Opting to install a tankless water heater is a decision that an increasing number of homeowners have made or are planning to make. But choosing to leave the old, familiar tank full of hot water behind is uncharted territory for many who have grown up with them. If you are ready to make the switch to a tankless water heater, the following information will help to eliminate some of the confusion you may be feeling about which type to purchase and what you can expect after the installation.
Electric or gas?
When the decision has been made to move from a traditional tank-style water heater to a tankless model, homeowners will first need to decide whether to purchase an electric or gas-powered model. This decision should take several factors into consideration, including the following:
- the local availability and pricing of electricity and natural gas or propane
- any difficulties that might be encountered when wiring electricity or installing gas piping to power the heater, including the presence of 220-volt power or the ability to easily vent gas fumes from the unit
- differences in the initial purchase price of the heater plus the cost to install it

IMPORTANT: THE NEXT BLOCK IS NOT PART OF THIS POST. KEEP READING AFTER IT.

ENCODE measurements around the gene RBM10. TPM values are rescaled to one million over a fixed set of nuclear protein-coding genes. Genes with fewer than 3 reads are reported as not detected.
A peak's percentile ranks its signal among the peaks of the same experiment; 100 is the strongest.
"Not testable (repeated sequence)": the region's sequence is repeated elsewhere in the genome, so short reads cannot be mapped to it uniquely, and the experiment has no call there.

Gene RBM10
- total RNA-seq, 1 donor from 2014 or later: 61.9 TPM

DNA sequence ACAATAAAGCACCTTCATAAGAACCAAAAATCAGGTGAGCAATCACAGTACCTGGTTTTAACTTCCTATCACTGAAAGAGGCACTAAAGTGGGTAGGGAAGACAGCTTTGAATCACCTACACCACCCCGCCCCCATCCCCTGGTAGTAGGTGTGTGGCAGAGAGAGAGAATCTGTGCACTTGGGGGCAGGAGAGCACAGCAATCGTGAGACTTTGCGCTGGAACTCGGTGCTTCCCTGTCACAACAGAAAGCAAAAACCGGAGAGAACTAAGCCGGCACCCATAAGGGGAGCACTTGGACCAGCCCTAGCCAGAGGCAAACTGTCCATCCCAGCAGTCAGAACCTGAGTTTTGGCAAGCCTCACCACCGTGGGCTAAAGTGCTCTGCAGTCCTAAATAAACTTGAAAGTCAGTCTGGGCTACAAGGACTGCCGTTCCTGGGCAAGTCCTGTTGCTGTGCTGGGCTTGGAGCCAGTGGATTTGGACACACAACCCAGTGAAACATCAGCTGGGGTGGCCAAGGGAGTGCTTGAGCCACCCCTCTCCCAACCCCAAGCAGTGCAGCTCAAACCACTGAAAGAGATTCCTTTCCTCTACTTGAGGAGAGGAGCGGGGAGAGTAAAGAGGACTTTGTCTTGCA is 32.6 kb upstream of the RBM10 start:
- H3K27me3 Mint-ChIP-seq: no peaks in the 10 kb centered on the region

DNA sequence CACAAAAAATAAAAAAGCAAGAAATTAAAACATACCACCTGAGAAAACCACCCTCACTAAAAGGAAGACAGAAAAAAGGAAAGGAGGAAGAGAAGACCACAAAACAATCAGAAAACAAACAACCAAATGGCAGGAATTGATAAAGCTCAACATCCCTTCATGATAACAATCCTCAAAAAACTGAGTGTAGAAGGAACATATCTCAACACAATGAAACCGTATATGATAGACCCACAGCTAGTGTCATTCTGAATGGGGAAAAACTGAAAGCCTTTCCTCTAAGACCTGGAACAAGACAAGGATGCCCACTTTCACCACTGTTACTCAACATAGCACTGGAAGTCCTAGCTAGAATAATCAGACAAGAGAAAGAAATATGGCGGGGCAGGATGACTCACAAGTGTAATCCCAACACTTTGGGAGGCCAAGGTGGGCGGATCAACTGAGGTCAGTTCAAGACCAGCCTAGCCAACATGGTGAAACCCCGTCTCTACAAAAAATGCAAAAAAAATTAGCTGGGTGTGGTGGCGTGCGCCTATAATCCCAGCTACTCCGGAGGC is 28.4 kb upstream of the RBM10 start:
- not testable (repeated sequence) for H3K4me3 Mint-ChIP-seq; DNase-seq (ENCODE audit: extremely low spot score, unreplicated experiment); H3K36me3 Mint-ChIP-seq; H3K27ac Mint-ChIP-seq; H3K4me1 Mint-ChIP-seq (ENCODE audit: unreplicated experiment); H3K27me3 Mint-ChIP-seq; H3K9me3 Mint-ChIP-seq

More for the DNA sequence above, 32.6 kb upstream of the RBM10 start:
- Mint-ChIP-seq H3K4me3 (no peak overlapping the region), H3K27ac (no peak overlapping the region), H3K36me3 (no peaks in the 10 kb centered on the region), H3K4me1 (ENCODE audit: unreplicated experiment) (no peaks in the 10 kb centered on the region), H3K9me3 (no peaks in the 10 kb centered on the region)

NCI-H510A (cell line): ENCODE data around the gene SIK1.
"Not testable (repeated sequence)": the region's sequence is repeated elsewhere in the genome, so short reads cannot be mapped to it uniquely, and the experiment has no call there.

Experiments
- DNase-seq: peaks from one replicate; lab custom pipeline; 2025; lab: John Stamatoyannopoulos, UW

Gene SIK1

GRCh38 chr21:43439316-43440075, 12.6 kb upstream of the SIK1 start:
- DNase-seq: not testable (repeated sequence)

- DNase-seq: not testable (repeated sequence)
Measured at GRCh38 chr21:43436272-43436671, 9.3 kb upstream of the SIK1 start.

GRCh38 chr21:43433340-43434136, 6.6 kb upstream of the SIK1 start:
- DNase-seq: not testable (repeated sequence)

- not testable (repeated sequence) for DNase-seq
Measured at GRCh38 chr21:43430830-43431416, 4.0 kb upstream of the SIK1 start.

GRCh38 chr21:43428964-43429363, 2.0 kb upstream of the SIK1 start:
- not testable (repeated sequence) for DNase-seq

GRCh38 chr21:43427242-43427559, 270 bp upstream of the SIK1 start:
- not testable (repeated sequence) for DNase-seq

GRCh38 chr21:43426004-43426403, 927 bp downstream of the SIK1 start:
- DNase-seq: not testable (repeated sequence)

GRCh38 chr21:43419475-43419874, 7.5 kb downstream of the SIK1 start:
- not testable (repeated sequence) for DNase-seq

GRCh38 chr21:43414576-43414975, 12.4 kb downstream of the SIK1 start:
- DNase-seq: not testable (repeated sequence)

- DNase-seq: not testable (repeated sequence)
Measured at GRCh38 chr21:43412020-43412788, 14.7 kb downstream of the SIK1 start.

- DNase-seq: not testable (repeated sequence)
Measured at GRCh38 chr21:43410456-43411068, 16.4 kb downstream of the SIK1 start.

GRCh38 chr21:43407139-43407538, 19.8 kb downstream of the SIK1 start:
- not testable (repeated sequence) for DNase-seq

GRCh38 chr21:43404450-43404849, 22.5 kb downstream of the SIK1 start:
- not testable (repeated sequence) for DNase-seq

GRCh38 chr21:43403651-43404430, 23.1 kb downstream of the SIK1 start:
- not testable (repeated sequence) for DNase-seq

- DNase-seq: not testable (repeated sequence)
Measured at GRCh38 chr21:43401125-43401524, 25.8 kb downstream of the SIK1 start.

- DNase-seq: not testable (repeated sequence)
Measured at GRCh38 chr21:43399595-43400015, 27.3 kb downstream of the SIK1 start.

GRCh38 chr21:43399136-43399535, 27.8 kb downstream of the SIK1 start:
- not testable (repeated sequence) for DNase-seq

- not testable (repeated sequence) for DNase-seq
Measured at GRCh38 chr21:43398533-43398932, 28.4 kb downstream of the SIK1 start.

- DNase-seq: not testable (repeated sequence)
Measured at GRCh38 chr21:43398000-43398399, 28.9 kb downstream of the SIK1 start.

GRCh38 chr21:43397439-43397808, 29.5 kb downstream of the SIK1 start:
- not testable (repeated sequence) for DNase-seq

Homeowners may also want to consider whether to install one large whole house model or a few small, point-of-use tankless hot water heaters. Average-sized homes with a relatively compact design may find that one central unit provides a satisfactory amount of hot water. Larger homes or those with heavier demands for hot water may benefit from multiple units throughout the home.
Ongoing maintenance issues is one of the most common concerns that homeowners express when considering the purchase of a tankless water heater. In actuality, most tankless water heaters require only periodic cleaning of a filter screen to remove sediment buildup.
However, in areas with very hard water, tankless water heaters may require more frequent filter cleaning, as well as additional descaling efforts. When discussing the installation process with their plumbing contractor, homeowners who live in hard water areas may also want to discuss whether the addition of a water softener system is also needed.
Most homeowners who have made the switch from a tank-style water heater to a tankless one are able to enjoy lower costs for hot water from a space-saving, compact appliance. Homeowners who have specific concerns about how the two types of water heaters compare can get the information they need from a reputable, local plumbing contractor.